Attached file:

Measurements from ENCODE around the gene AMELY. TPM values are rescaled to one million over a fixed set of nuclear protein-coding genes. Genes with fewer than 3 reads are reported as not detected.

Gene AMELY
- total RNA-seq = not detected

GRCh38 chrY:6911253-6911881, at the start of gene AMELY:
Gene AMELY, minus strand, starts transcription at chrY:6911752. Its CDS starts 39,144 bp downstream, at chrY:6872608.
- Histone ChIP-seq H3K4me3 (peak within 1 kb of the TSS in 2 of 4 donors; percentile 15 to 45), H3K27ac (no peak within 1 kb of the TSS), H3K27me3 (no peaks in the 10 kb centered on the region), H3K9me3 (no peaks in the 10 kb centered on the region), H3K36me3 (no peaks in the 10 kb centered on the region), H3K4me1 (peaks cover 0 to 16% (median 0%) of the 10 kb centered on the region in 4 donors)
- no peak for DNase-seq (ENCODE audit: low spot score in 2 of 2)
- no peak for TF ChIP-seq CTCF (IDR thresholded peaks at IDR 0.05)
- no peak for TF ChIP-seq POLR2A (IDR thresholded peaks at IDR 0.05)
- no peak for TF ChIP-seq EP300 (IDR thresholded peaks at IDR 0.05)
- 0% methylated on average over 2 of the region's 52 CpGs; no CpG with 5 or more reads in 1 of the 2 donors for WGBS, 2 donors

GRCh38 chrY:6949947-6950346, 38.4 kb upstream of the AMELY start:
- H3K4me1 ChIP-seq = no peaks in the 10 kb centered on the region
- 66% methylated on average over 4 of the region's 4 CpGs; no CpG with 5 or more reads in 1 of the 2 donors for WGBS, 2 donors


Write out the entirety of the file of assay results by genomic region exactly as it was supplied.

Measurements from ENCODE around the gene AMELY. TPM values are rescaled to one million over a fixed set of nuclear protein-coding genes. Genes with fewer than 3 reads are reported as not detected.

Gene AMELY
- total RNA-seq = not detected

GRCh38 chrY:6911253-6911881, at the start of gene AMELY:
Gene AMELY, minus strand, starts transcription at chrY:6911752. Its CDS starts 39,144 bp downstream, at chrY:6872608.
- Histone ChIP-seq H3K4me3 (peak within 1 kb of the TSS in 2 of 4 donors; percentile 15 to 45), H3K27ac (no peak within 1 kb of the TSS), H3K27me3 (no peaks in the 10 kb centered on the region), H3K9me3 (no peaks in the 10 kb centered on the region), H3K36me3 (no peaks in the 10 kb centered on the region), H3K4me1 (peaks cover 0 to 16% (median 0%) of the 10 kb centered on the region in 4 donors)
- no peak for DNase-seq (ENCODE audit: low spot score in 2 of 2)
- no peak for TF ChIP-seq CTCF (IDR thresholded peaks at IDR 0.05)
- no peak for TF ChIP-seq POLR2A (IDR thresholded peaks at IDR 0.05)
- no peak for TF ChIP-seq EP300 (IDR thresholded peaks at IDR 0.05)
- 0% methylated on average over 2 of the region's 52 CpGs; no CpG with 5 or more reads in 1 of the 2 donors for WGBS, 2 donors

GRCh38 chrY:6949947-6950346, 38.4 kb upstream of the AMELY start:
- H3K4me1 ChIP-seq = no peaks in the 10 kb centered on the region
- 66% methylated on average over 4 of the region's 4 CpGs; no CpG with 5 or more reads in 1 of the 2 donors for WGBS, 2 donors